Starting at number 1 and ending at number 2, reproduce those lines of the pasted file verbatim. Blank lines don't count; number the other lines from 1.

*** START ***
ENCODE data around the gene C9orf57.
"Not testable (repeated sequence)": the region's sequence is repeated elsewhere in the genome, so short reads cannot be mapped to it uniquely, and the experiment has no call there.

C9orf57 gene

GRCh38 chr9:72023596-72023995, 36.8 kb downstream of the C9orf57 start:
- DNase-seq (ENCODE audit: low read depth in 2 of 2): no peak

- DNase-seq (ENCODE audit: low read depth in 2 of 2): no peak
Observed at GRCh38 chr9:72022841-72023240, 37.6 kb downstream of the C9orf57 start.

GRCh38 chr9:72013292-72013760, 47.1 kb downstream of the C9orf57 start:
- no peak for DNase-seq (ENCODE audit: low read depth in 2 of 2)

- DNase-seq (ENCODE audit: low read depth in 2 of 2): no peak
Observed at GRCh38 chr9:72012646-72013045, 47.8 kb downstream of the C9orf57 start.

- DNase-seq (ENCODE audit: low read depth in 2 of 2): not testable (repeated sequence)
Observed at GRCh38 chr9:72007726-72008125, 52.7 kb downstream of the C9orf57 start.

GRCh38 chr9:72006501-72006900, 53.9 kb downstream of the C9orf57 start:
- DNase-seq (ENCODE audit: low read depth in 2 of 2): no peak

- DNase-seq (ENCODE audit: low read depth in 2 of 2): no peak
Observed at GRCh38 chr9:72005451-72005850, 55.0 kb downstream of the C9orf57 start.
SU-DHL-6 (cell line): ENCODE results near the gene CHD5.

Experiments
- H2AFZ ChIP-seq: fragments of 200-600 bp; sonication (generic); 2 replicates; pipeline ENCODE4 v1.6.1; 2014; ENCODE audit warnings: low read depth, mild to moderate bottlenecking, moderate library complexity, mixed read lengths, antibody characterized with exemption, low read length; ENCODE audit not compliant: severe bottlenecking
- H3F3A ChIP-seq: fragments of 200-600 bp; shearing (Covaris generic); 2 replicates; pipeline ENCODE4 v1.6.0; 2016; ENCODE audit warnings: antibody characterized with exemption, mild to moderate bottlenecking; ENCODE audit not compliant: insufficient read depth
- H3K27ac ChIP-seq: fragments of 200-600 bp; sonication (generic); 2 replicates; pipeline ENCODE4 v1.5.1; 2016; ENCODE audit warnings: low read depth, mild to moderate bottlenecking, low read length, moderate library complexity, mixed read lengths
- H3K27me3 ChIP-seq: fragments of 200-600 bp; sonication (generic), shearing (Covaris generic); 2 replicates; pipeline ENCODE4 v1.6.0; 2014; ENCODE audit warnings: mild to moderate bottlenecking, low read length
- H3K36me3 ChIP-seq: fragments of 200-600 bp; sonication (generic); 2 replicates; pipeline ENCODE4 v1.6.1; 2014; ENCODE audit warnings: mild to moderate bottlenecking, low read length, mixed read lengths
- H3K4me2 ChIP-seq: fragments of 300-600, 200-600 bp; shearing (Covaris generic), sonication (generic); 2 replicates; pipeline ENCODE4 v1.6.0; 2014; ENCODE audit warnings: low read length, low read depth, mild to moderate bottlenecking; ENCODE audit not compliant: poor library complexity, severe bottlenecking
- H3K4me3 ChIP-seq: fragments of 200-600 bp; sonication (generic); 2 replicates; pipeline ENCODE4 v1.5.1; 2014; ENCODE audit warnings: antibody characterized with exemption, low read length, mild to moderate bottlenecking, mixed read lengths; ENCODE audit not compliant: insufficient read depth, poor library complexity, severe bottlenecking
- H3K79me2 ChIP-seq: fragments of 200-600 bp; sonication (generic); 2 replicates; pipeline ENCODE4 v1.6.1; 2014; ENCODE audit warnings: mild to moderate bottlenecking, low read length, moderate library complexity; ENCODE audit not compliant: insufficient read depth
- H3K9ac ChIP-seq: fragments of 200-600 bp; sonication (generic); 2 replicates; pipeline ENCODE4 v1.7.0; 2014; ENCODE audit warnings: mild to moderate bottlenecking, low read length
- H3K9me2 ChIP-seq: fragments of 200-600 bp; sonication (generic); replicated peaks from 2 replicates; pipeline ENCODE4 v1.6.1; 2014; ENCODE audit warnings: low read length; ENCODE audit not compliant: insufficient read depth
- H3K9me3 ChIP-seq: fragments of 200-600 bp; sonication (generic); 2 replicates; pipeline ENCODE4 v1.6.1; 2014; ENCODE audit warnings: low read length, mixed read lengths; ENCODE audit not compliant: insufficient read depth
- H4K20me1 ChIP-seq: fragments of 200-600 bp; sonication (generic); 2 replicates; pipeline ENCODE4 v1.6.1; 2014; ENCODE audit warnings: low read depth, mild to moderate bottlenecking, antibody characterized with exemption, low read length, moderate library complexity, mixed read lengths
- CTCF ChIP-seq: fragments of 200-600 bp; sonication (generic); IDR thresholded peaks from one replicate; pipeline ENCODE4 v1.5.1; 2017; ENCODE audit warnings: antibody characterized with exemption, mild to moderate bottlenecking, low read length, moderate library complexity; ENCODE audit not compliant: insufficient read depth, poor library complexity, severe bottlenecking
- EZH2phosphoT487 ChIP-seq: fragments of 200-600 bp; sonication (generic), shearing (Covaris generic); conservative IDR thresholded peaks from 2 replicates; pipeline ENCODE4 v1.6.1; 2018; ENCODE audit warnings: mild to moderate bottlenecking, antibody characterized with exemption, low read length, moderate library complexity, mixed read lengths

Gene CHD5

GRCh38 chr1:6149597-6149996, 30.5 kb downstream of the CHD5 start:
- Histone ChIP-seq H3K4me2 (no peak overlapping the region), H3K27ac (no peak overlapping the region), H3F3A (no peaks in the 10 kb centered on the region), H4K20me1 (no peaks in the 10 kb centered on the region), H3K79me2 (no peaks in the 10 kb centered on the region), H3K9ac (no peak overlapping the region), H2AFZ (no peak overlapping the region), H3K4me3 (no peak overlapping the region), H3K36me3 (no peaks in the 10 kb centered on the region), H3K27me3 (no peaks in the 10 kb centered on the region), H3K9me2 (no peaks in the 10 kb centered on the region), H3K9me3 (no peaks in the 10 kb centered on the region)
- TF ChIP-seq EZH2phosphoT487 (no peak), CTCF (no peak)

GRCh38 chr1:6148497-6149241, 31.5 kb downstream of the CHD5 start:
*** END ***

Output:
ENCODE data around the gene C9orf57.
"Not testable (repeated sequence)": the region's sequence is repeated elsewhere in the genome, so short reads cannot be mapped to it uniquely, and the experiment has no call there.